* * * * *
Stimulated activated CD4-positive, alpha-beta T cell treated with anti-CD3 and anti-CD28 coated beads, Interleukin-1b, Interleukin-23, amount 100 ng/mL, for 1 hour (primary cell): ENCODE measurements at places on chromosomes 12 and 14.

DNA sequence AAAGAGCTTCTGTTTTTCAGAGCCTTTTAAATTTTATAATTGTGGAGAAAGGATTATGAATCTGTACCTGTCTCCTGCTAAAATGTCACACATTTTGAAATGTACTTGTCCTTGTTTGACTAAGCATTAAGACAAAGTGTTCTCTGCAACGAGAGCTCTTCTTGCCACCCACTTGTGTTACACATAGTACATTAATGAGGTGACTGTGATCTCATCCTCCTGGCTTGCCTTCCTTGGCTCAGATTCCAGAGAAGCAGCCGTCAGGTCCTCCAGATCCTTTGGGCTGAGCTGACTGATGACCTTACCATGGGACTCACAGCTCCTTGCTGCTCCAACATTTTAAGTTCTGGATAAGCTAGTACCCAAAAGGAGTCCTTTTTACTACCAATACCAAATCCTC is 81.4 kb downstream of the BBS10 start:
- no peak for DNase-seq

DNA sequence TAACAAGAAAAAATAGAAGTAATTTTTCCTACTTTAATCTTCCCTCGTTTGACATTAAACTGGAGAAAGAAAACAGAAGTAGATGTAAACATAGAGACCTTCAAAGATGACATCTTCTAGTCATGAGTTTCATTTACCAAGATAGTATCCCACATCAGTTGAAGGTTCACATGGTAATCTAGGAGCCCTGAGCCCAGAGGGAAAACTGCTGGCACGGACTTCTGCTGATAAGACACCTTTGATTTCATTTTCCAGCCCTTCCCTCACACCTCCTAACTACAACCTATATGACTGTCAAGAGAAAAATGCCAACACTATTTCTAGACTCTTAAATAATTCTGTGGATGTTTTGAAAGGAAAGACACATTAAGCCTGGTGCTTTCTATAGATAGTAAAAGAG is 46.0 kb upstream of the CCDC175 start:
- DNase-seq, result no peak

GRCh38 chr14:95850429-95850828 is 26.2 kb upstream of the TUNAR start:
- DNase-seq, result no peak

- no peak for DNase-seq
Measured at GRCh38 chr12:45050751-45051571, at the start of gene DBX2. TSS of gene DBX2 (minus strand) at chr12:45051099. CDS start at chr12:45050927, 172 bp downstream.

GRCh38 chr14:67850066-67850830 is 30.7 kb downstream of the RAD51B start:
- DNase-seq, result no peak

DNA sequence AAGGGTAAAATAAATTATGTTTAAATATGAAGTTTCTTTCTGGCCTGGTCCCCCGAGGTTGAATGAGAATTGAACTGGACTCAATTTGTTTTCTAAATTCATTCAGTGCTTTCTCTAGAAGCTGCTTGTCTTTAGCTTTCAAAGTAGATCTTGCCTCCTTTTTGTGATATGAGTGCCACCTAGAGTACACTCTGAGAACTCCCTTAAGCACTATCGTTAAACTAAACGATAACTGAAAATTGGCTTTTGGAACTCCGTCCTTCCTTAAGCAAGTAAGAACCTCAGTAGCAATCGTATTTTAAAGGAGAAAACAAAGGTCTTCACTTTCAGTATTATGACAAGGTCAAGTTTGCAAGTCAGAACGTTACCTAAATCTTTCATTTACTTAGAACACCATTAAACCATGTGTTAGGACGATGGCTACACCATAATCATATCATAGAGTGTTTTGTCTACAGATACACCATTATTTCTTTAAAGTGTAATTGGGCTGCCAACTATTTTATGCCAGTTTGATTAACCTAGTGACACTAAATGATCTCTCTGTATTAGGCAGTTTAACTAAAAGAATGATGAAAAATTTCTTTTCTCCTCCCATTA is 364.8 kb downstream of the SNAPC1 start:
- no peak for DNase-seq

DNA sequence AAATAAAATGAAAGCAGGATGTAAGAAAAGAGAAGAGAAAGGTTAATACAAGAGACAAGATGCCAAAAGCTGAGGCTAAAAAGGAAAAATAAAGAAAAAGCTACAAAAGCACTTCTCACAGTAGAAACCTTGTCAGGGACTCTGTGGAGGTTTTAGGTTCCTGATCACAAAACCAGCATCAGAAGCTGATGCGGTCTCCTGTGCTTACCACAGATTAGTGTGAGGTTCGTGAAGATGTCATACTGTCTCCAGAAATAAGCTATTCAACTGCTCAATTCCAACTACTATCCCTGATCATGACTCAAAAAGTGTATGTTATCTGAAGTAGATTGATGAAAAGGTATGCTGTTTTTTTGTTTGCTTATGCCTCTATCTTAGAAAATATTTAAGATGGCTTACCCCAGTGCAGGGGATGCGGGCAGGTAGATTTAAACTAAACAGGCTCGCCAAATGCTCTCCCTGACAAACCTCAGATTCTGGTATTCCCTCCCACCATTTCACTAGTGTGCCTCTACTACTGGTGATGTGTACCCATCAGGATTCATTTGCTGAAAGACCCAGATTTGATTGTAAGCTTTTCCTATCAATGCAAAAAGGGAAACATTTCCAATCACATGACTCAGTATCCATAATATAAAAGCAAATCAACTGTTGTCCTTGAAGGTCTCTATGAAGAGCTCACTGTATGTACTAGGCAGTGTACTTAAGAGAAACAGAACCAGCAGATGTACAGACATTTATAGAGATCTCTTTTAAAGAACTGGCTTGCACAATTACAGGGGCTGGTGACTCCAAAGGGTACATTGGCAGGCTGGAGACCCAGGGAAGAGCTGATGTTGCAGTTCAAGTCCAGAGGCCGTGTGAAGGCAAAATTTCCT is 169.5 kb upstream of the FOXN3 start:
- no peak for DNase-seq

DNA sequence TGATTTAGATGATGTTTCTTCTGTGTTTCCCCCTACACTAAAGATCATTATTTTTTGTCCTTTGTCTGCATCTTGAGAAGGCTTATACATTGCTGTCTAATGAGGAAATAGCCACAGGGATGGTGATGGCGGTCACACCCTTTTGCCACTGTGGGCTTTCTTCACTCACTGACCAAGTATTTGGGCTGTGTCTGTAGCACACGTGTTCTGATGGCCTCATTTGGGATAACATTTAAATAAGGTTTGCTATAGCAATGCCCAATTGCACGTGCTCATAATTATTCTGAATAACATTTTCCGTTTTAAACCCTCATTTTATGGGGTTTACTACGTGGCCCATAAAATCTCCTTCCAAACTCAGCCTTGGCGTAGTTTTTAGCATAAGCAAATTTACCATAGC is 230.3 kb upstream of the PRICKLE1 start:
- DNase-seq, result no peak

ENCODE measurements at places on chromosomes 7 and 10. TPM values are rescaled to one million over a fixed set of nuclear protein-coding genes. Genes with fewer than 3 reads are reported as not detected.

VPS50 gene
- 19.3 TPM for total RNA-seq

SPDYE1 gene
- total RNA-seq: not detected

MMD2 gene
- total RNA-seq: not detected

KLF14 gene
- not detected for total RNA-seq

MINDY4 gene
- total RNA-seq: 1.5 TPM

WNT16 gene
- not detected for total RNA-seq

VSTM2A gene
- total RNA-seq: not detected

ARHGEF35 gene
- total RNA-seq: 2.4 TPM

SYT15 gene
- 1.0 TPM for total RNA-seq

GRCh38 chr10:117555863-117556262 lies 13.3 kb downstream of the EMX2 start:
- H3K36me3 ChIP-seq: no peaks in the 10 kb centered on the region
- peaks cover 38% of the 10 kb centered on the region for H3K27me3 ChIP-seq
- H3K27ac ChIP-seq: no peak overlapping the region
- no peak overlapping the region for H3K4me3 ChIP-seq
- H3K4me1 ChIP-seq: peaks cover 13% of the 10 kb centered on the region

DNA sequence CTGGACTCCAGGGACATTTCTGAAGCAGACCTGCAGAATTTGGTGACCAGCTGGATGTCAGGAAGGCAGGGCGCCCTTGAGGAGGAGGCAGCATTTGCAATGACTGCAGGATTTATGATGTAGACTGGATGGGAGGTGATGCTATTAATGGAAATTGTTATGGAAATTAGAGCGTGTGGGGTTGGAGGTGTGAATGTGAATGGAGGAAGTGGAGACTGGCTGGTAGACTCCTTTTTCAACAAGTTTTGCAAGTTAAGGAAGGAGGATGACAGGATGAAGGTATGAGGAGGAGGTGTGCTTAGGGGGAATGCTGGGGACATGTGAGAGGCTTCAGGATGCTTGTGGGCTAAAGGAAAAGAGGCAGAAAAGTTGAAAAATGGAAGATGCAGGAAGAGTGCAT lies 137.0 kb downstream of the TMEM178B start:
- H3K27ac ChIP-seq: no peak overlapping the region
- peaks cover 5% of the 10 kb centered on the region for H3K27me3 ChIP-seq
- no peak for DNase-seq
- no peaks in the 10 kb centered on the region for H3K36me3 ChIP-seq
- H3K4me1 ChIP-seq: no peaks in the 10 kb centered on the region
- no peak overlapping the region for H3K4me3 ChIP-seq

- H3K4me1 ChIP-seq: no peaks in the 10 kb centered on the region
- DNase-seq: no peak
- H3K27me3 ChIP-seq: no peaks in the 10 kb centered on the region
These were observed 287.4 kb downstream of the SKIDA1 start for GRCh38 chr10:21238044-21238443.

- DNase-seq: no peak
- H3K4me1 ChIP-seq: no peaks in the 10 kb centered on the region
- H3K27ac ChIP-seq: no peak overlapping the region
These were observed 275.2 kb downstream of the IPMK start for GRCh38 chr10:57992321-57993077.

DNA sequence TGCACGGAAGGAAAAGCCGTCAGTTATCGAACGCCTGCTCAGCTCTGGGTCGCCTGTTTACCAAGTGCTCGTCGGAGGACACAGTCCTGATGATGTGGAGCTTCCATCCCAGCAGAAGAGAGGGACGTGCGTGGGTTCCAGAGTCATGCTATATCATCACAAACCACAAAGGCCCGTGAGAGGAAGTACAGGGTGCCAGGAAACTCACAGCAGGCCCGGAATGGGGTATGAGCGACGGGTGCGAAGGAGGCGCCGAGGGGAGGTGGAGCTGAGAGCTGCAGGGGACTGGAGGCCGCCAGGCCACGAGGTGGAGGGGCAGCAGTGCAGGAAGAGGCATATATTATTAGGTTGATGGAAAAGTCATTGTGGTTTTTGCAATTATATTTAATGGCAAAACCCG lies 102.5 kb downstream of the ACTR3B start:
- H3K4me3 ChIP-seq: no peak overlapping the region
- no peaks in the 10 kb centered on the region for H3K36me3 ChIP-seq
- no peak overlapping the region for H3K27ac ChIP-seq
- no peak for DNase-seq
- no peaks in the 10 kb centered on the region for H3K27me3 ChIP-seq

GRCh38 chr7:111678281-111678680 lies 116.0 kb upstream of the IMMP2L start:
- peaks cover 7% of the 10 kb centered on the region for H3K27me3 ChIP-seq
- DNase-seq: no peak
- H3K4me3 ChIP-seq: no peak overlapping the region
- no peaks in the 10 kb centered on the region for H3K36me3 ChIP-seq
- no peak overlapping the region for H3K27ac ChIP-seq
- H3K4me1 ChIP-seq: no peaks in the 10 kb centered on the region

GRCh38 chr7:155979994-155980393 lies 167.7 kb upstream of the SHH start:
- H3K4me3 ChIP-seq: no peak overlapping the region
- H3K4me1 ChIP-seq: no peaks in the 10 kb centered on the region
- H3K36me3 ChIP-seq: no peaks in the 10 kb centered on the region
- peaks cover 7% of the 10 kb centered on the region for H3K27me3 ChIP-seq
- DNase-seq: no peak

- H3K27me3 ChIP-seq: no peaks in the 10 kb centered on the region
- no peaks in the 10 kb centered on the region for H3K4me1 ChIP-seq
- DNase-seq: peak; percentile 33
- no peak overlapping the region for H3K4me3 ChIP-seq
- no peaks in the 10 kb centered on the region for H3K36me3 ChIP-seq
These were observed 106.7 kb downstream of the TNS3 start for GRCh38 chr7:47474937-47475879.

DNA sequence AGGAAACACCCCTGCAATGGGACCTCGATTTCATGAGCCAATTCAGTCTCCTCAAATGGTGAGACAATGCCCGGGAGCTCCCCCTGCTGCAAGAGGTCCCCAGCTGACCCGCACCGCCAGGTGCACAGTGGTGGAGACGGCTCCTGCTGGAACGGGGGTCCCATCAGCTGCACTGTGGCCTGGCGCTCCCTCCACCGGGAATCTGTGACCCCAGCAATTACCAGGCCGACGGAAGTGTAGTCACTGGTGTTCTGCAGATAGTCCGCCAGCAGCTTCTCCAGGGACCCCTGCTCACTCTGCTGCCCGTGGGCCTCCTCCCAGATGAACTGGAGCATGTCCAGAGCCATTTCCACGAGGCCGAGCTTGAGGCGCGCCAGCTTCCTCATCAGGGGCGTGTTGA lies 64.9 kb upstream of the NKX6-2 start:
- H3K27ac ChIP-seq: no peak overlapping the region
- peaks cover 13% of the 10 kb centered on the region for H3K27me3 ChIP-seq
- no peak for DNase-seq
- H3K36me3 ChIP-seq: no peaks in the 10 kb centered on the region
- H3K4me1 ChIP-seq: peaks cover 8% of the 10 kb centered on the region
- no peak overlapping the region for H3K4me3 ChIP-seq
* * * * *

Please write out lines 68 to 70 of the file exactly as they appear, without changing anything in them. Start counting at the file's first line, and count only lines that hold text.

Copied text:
- no peaks in the 10 kb centered on the region for H3K36me3 ChIP-seq
- no peak overlapping the region for H3K27ac ChIP-seq
- H3K4me1 ChIP-seq: no peaks in the 10 kb centered on the region